More on the Muslim Ban

In this essay, written for The Walker Art Center in Minneapolis, I look at Trump’s Muslim ban in some more depth.

I’ve been thinking a lot lately about a remarkable scene from Booker T. Washington’s 1901 autobiography Up From Slavery, where Washington recounts visiting an unnamed town that was on the brink of killing a black man. Why was this the case? The “dark-skinned man” had committed the unspeakable crime of stopping at the town’s local hotel. During this Jim Crow era of racial segregation and deadly racial violence, a black person had to know where to go and where not to go, otherwise merely stopping at a hotel could become a life-threatening act. Washington tells us that the man’s presence so angered the local white population that “it seemed likely for a time that there would be a lynching.” And yet the man was spared. The townspeople soon found out that the man was not an “American Negro” after all but was in fact “a citizen of Morocco” who spoke English. And with that revelation, “all the signs of indignation disappeared.” Washington then informs us that “[t]he man who was the innocent cause of the excitement, though, found it prudent after that not to speak English.”

There was a time when being Moroccan and not speaking English would save your life in this country. Imagine that. Of course, escaping racial violence in 1901 because you’re a non–English speaker from the Maghreb can exist only within the context of centuries of brutality inflicted on African Americans. What really saved the man was not the fact that he was North African but that he was not African American (a notion the Moorish Science Temple of America would later reify).  Today, African Americans are still disproportionately subject to both state and vigilante violence, and so are many Moroccans and Arabs and Muslims and also those who are assumed to be Muslim. I’m not sure what you’re supposed to call this turn of events, but I’m pretty sure it’s not called progress.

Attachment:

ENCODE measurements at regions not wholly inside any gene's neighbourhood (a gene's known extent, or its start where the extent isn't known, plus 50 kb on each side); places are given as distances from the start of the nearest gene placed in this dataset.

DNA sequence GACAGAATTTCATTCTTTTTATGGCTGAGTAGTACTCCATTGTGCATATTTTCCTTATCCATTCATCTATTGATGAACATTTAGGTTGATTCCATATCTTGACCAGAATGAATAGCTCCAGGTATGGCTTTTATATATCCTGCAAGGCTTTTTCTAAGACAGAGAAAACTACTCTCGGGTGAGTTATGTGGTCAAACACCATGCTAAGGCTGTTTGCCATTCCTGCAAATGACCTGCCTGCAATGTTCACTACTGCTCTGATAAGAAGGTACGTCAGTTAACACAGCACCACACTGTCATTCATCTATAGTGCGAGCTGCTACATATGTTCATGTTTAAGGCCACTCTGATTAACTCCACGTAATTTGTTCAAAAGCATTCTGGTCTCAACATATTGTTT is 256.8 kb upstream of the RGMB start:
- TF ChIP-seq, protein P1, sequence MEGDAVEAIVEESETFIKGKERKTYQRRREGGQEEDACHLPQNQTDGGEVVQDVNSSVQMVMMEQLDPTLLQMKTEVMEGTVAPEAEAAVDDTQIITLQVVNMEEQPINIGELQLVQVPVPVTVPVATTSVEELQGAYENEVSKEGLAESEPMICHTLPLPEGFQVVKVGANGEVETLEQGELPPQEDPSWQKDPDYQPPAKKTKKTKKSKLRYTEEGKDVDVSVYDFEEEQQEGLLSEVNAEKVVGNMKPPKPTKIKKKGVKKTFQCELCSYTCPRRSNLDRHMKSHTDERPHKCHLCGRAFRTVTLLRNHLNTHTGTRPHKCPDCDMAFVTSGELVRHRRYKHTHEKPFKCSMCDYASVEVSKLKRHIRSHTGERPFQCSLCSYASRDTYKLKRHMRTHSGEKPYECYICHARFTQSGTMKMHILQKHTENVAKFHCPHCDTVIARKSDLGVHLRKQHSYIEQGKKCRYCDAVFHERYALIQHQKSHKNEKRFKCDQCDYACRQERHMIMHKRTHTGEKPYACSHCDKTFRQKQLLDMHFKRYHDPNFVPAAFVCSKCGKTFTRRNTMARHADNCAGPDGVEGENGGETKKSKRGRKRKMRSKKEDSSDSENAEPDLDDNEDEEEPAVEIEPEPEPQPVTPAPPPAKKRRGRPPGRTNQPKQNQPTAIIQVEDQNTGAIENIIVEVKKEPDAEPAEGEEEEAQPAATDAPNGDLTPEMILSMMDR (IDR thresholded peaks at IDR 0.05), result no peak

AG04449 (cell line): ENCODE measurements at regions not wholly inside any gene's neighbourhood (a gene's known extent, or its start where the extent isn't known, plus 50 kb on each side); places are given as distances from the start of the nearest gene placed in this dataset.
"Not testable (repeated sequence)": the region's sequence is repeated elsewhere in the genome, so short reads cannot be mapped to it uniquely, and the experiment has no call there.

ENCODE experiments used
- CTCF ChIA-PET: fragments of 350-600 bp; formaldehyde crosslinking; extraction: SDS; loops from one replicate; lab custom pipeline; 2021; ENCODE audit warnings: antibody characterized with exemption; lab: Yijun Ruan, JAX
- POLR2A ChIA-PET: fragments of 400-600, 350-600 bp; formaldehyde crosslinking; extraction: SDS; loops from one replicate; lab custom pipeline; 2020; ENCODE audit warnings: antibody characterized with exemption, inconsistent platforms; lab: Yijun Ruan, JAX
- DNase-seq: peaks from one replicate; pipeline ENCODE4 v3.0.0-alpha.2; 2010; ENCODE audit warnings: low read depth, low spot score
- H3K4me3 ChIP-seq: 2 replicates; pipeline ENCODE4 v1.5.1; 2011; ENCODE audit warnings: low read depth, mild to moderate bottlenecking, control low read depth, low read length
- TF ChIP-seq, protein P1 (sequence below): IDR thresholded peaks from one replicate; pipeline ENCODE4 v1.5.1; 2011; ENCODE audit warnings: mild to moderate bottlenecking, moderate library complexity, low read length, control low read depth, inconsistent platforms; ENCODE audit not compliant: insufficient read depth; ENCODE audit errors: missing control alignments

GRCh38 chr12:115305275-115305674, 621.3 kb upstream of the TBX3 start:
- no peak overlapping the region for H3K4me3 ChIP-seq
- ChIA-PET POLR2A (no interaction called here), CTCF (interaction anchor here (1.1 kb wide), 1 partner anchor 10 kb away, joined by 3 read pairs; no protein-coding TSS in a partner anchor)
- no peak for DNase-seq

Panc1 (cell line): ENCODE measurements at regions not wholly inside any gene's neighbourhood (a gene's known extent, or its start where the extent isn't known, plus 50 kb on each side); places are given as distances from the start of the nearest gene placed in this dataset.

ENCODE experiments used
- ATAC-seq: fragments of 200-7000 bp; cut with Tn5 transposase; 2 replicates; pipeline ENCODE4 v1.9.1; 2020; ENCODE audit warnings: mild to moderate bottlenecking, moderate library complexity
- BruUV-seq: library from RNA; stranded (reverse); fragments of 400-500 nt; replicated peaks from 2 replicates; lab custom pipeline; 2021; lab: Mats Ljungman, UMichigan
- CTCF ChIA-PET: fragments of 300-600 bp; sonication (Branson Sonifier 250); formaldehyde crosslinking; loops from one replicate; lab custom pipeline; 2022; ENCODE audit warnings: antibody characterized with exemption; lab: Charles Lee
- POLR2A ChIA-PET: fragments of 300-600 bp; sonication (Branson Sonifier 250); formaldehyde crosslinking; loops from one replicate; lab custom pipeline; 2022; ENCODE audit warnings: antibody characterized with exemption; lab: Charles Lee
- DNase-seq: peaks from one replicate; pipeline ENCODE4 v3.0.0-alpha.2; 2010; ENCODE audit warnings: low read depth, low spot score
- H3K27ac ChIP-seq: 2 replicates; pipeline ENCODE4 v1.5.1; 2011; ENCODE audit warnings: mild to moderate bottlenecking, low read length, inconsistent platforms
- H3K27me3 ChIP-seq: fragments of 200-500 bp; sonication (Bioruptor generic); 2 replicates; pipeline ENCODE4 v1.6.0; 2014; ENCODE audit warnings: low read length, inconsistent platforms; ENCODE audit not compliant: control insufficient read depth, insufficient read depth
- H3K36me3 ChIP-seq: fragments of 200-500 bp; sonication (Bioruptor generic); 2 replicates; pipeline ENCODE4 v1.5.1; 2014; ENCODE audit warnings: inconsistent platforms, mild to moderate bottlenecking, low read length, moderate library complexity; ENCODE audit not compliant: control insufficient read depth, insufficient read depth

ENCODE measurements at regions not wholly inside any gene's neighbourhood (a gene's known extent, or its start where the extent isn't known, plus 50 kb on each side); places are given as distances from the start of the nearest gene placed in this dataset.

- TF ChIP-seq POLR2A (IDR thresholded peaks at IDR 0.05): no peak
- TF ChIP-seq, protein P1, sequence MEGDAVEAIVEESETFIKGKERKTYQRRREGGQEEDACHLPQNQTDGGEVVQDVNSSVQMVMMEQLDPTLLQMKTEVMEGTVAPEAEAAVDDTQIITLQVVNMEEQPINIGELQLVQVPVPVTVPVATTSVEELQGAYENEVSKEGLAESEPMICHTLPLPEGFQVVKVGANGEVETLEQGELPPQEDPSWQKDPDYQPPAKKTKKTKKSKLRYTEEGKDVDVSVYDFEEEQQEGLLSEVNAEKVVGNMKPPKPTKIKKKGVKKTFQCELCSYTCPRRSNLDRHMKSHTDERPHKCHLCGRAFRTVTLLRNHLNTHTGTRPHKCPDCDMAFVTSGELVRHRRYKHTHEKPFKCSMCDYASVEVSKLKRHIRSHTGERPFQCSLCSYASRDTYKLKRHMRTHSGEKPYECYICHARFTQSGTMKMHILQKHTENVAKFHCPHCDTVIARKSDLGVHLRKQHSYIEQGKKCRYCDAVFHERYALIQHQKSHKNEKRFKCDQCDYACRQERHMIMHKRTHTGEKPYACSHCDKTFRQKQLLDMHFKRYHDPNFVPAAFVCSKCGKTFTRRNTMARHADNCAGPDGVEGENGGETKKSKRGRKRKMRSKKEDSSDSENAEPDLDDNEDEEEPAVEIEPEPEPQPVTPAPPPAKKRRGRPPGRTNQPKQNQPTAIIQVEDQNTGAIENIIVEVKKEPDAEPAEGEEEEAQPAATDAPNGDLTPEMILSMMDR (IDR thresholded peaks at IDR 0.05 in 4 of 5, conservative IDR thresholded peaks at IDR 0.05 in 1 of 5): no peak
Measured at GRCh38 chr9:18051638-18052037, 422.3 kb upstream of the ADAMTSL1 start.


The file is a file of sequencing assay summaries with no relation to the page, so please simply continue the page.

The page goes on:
As a nation, we seem to be in a rush these days to move backwards as quickly as possible. How else to categorize Donald Trump’s executive order temporarily banning the entry of people from six Muslim-majority countries? This ban is a return to an ignoble past, recalling the dark days of the late nineteenth century, when for the first time the government excluded a specific ethnic group, the Chinese, from entering the country. That the Supreme Court has now allowed Trump’s ban to proceed, even if just in part, is ominous.

In fact, we were supposed to have moved beyond this type of immigration prejudice some time ago. For generations, American immigration policy had been based on a quota system that perpetuated racial and national-origin discrimination, a system that Lyndon Johnson called “un-American in the highest sense,” because it “violated the basic principle of American democracy—the principle that values and rewards each man on the basis of his merit as a man.” Noting Johnson’s sexist language, we can still appreciate his point, a position that was inscribed in the Immigration and Nationality Act of 1965. From that moment forward, we recognized that our past immigration practices of blanket discrimination on the basis of race or national origin were wrong, and so we changed the law. Since 1965, what mattered was not where you come from. What mattered was who you are.

Well, no longer. By exploiting a fear of refugees and capitalizing on a hatred of Muslims, our government, now abetted by our Supreme Court, has decided that grandmothers from Yemen are a national security threat. What madness.

Read the rest here.

 

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